One year celebrating the most exciting stories in science history.
In 1971 Berkeley chemists announced the first synthetic production of growth hormone. Nowadays hormones and cytokines are standard tools in medical practice as well as research.
In 1951 the first immortalized cell line, today known as HeLa, was established. HeLa paved the way for many other immortalized cell lines and scientific history would be dramatically different without the unknowing sacrifice of Henrietta Lacks.
In 1941 penicillin was first used in the treatment of a patient. This was the first time that an effective drug for the treatment of bacterial infections became available.
In 1869 Dmitry Mendelejew presented his first version of the periodic table of elements to the Russian Chemical Society. Its relative simplicity made it a valuable didactic tool and the recognizable symbol of chemistry as a whole.
In 1996, the government of the United Kingdom first announced the possible connection between the bovine spongiform encephalopathy (BSE) and the new variant Creutzfeldt-Jakob disease (nvCJD).
In 1969, Thomas D. Brock and Hudson Freeze published their discovery and cultivation methods of a new species of thermophilic bacteria, which they named Thermus aquaticus.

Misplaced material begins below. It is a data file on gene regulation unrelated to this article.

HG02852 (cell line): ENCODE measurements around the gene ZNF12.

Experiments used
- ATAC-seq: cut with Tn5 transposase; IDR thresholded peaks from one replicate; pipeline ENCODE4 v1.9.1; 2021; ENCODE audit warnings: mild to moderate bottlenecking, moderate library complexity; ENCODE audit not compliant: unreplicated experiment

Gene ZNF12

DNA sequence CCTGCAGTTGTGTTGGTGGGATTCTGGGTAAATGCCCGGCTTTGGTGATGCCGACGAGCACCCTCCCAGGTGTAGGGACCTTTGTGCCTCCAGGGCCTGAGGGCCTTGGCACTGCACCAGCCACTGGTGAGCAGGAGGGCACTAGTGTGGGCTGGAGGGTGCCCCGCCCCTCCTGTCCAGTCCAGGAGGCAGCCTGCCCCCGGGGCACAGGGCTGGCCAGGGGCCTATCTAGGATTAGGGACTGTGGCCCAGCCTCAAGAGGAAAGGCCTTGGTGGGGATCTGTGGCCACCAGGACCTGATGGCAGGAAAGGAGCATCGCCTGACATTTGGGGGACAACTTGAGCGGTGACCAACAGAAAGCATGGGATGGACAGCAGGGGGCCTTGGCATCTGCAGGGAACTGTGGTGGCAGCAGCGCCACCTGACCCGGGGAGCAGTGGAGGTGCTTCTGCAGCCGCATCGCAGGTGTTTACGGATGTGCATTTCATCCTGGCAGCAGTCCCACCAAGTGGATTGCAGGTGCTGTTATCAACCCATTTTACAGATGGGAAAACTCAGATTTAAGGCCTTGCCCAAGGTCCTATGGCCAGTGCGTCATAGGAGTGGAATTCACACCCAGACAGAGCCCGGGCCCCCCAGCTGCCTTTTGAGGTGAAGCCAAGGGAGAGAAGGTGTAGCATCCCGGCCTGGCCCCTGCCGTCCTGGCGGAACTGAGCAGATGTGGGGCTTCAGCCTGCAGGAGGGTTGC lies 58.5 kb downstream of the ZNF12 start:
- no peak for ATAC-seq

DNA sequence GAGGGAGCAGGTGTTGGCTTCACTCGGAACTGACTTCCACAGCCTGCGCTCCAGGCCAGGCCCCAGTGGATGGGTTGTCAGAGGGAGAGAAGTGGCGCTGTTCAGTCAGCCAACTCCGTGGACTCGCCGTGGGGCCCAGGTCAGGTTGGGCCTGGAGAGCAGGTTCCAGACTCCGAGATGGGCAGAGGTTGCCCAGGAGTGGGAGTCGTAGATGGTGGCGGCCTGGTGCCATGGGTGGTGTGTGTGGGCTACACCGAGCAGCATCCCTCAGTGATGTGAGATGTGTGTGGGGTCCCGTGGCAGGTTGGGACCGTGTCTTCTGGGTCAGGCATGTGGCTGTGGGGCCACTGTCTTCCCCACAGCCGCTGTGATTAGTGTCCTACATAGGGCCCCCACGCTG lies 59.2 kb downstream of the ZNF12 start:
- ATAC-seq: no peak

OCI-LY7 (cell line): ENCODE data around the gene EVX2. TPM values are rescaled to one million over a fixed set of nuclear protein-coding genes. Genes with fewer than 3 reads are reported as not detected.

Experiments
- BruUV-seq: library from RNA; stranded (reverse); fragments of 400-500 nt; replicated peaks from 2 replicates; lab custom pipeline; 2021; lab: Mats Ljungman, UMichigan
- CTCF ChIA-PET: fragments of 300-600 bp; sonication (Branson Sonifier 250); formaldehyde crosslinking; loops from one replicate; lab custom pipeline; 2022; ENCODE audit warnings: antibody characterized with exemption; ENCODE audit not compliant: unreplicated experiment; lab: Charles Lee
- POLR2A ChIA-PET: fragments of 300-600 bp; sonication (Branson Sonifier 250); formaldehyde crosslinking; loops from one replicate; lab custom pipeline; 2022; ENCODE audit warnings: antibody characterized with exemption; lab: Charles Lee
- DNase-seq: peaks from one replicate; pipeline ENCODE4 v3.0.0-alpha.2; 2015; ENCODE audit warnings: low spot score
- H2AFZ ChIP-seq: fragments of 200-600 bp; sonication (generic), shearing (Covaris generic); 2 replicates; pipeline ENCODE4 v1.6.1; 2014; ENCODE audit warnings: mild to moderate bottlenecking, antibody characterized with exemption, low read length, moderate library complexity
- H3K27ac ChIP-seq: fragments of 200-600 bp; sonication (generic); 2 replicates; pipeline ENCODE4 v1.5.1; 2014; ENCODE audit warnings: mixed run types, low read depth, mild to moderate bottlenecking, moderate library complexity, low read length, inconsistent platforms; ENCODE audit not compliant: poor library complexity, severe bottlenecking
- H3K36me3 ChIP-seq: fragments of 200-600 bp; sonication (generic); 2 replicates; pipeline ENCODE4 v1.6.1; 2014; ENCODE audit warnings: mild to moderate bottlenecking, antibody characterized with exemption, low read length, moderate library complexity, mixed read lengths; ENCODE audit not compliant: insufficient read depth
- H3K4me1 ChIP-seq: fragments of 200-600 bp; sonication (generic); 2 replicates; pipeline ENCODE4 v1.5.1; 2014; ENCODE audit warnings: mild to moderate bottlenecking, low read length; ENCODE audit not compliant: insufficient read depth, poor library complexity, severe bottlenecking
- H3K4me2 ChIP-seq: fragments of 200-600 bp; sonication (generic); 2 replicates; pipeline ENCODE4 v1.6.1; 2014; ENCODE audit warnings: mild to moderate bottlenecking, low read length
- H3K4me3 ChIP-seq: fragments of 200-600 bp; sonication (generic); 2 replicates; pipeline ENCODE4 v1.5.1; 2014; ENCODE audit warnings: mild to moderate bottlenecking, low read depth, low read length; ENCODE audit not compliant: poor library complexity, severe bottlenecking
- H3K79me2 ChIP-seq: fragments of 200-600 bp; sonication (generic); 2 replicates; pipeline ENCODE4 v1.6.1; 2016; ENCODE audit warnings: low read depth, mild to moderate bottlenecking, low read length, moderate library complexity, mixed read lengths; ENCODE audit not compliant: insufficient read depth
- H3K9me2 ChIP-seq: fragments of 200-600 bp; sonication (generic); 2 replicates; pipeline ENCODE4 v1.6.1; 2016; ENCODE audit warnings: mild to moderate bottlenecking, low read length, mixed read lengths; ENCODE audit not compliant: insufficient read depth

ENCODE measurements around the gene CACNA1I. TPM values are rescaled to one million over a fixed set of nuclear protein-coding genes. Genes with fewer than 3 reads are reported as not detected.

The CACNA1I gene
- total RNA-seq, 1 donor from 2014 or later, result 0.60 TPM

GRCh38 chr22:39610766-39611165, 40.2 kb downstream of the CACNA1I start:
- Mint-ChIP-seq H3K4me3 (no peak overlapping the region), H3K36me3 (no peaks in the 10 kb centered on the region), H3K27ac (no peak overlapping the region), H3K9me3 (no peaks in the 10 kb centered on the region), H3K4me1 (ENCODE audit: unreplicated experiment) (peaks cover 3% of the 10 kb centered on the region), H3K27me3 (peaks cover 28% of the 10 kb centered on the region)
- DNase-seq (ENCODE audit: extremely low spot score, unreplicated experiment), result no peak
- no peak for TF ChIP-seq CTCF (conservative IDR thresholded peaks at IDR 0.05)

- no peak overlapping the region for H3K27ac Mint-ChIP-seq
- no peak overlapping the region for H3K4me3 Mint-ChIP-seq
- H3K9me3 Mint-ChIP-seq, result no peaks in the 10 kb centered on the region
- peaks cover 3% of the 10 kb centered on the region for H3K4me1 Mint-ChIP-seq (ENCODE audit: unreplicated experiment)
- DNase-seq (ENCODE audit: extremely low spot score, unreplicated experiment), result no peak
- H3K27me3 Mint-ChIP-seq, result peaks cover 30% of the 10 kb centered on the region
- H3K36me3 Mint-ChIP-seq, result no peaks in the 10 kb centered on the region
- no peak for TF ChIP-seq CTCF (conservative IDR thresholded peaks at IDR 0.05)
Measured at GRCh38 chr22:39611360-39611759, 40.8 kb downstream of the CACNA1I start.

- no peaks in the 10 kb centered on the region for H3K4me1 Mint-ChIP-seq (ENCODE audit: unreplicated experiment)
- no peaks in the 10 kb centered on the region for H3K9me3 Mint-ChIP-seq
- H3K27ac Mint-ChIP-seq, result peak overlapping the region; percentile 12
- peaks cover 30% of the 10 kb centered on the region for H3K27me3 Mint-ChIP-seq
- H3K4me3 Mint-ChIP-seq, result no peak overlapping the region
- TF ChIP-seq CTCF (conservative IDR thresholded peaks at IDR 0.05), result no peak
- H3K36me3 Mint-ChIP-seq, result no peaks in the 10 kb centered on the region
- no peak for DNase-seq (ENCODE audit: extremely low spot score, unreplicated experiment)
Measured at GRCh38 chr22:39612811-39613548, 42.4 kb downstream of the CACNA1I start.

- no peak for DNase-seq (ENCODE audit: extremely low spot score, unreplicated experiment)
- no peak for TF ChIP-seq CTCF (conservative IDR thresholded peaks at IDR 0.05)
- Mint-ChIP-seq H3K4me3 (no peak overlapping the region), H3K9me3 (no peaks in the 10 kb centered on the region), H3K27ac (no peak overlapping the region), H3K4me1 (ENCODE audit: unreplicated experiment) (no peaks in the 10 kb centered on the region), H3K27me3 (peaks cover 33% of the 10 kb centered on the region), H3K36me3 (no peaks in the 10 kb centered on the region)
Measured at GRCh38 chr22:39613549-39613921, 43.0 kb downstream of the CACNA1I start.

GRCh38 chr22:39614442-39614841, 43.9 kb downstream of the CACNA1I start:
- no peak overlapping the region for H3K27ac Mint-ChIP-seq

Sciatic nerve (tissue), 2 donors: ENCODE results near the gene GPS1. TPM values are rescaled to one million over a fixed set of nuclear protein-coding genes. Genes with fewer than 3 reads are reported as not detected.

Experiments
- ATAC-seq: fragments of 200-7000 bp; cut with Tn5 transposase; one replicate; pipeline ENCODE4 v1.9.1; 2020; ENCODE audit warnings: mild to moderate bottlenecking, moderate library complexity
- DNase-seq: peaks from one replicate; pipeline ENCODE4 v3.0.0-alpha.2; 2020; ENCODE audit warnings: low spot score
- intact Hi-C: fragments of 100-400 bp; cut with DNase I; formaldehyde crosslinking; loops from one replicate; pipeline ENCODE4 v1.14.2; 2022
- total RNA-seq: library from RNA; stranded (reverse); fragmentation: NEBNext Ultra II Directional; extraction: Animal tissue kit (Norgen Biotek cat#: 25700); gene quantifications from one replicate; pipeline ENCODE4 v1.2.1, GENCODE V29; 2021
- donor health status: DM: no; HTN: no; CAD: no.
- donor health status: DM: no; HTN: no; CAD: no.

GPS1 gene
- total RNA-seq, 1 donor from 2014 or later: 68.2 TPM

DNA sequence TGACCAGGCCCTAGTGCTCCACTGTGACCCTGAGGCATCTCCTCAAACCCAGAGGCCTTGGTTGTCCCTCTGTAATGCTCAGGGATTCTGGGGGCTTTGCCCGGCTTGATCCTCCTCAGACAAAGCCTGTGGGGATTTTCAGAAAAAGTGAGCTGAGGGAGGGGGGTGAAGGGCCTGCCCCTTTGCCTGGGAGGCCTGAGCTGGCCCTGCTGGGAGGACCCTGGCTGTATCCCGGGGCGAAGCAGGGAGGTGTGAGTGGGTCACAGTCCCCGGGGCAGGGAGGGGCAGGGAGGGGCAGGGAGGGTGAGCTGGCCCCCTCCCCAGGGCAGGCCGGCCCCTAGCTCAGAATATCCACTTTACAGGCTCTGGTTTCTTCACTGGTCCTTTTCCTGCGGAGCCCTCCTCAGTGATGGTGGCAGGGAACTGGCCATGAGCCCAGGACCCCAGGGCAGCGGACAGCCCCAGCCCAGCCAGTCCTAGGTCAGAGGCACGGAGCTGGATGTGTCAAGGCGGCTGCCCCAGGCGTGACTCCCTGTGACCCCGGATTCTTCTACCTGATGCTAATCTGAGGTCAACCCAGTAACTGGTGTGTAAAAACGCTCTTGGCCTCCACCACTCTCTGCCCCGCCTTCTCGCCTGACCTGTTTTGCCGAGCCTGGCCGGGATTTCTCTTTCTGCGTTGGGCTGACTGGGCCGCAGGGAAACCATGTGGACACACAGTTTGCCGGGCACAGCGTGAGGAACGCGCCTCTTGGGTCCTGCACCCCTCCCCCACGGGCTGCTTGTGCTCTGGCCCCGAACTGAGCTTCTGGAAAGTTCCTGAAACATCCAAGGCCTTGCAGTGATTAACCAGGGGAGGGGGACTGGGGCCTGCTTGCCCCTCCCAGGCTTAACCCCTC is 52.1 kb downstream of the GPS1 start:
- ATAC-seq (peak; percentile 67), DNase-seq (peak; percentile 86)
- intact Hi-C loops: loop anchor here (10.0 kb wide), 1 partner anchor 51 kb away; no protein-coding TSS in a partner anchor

In 1956 Arthur Kornberg and his team of biochemists were the first to isolate and later characterize the enzyme which is now known as DNA polymerase I.
In 1796, the English physician and scientist Edward Jenner tested the “world’s first vaccine” on the eight-year-old James Phipps.
In 1747, James Lind, the ship surgeon of the HMS Salisbury, conducted one the first clinical trials in medical history and thereby finding a cure for scurvy.
In 1981 Michael S. Gottlieb, an immunologist and assistant professor of medicine at the UCLA, and Joel Weisman, DO jointly reported an unusual and novel immunological condition in homosexual men that would later be named AIDS.
In 1976 Y.G., a storekeeper at the cotton factory in Nzara, South Sudan, suddenly became ill with high fever, chest pain and headaches. This disease would be later named after the Ebola river.
In 1921, Sir Frederick Banting and Charles Best succeeded in isolating insulin from canine pancreases and thereby discovered the first effective treatment for diabetes mellitus.
In 1975, César Milstein und Georges Köhler published their seminal paper on the production of monoclonal antibodies in continuous cell culture.
In 2006 Cell published Kazutoshi Takahashi and Shinya Yamanaka's work on the induction of pluripotency in embryonic and adult fibroblasts.
In 1900, Ashanti DeSilva became the first of only two participants in the worlds first approved gene therapy trial. The experimental setup of the trial as well as the interpretation of the results have been the object of considerable criticism, but despite its flaws this trial showed that gene therapy can be done.
To be continued...